TURNING a classical recital on its head is the mission of seven young singers performing as The Seven Sopranos.
The show's creator and director, singer Tarita Botsman, said the keyword for the show was "fun".
"The Seven Sopranos is a group of beautiful, young, talented opera singers who are accessible and interesting," she said.
"They are the best young female voices in the country under 35."
Ms Botsman said there would be no microphones used during the performance and the ladies will be singing "as you would hear them at the opera".
They will be performing classic arias from operas such as Verdi's La Traviata, Bizet's Carmen, Mozart's The Marriage of Figaro, Puccini's La Boheme and Charles Gounod's Romeo and Juliet.
The program will also feature songs from musical theatre, including from the 1949 hit South Pacific, the 1885 Gilbert and Sullivan comic operetta The Mikado, Leonard Bernstein's West Side Story and Andrew Lloyd Webber's The Phantom of the Opera.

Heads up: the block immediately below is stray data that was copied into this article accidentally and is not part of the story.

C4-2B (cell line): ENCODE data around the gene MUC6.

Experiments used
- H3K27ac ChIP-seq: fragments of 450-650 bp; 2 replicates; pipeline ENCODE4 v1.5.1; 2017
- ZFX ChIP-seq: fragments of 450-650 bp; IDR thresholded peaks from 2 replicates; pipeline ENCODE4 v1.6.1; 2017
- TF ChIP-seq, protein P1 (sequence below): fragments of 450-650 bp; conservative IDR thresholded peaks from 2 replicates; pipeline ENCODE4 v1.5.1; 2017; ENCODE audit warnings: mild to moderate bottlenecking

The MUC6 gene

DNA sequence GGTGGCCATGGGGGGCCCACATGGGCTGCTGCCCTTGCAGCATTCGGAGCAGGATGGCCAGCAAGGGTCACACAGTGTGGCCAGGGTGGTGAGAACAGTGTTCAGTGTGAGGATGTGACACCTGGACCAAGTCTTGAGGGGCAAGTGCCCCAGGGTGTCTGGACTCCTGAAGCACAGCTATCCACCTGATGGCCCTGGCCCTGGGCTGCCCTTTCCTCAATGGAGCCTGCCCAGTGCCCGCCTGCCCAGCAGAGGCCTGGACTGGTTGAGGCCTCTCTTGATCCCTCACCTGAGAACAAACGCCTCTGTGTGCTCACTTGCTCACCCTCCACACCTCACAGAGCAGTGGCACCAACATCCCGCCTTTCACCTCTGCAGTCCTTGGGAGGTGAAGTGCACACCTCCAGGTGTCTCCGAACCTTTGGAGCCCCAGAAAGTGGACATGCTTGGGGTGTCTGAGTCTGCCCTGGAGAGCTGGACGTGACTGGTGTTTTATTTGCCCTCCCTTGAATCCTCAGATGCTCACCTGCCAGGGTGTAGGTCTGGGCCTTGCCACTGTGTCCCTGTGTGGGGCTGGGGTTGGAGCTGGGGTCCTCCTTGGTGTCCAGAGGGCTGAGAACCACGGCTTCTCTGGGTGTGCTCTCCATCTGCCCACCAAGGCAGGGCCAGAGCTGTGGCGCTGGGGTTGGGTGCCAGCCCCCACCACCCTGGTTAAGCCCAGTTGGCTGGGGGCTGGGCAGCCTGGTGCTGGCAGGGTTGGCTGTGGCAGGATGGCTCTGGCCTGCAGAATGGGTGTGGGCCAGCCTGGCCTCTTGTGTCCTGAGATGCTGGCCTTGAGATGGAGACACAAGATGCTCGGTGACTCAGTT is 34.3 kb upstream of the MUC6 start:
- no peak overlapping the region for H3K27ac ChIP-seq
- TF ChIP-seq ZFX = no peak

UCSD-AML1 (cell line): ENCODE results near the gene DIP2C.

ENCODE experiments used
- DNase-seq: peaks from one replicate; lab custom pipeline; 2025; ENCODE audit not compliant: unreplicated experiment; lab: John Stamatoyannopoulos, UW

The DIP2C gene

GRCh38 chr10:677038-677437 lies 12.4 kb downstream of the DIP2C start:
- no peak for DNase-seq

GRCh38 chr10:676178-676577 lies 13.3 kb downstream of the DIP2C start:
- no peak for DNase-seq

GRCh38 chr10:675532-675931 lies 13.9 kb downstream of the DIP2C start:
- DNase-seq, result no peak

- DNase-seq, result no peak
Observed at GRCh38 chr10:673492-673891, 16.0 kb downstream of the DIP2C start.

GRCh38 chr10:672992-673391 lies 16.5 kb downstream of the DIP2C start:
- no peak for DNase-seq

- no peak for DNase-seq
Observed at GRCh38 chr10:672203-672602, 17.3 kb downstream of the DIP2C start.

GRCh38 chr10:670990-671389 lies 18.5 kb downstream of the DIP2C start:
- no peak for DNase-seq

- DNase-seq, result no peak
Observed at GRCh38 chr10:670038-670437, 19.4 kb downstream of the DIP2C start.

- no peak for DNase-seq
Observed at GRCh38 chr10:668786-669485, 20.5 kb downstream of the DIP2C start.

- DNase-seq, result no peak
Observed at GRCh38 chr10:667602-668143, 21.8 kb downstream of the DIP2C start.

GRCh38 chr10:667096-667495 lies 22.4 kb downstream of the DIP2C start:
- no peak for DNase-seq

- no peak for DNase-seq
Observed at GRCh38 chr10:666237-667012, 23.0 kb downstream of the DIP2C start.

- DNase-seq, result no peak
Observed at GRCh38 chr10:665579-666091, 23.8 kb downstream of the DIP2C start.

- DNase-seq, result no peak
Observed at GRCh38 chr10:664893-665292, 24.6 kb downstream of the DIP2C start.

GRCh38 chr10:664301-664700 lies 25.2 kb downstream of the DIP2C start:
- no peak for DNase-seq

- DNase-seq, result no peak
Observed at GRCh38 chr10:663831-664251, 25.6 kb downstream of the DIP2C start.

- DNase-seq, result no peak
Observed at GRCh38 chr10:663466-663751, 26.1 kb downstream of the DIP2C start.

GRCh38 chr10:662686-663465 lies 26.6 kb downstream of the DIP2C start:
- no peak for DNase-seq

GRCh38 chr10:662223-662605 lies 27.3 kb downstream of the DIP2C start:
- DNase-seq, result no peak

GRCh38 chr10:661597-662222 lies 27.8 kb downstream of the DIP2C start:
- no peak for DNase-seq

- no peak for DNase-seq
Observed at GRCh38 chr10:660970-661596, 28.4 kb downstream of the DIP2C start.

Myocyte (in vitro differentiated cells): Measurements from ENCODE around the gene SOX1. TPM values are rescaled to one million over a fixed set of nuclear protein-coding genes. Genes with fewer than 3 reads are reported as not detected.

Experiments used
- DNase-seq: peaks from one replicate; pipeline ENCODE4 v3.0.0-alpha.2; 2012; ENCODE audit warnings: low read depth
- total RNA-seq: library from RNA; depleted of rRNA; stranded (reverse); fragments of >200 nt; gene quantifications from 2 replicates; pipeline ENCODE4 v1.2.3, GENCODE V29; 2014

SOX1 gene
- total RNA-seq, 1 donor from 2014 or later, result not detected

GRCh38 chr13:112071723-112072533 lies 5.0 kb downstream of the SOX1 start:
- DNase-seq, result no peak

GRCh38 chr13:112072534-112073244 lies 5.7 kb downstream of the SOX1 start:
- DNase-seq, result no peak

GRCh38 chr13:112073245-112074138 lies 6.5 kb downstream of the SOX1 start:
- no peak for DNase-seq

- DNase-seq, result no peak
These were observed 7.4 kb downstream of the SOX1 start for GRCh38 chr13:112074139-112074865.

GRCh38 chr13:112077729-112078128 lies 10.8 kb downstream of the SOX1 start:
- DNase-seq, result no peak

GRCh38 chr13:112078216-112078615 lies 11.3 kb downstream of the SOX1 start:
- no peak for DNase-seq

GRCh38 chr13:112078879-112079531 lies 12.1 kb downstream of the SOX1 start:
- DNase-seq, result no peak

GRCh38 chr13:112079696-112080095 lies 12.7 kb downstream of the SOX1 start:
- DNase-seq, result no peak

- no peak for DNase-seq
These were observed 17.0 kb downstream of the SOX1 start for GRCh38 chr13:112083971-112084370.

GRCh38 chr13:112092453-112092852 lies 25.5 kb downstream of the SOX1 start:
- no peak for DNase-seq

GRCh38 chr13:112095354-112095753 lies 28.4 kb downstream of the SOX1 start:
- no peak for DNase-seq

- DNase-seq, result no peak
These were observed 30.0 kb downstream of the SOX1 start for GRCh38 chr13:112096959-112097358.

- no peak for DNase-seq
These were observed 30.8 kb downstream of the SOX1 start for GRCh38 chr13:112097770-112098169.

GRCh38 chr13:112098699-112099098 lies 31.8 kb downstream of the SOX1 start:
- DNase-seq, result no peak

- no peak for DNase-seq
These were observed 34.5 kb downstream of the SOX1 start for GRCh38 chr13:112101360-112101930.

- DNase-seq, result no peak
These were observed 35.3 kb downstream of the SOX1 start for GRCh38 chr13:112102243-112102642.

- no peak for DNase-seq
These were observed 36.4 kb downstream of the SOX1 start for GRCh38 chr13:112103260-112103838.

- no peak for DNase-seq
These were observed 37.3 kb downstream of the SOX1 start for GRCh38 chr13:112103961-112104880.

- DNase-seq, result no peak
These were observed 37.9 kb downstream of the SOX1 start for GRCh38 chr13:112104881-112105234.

Ms Botsman said the blend of arias and musical theatre pieces is not uncommon.
"A lot of musical theatre is written for a classically-trained voice. The classic musicals can be sung by opera singers or musical theatre singers," she said. "It's really only in the last 40 years that we've had musical theatre singers only.
"Previously, classically-trained voices were expected to sing everything."
Ms Botsman said the show also featured a special moment for first-time opera audiences.
"I can't reveal too much but there is a moment in the show where we refine people's senses so they can only use their ears," she said.
Don't miss the Seven Sopranos when they fill the Saraton Theatre with their beautiful voices on Sunday, March 15, 3pm. Tickets are on sale at the theatre.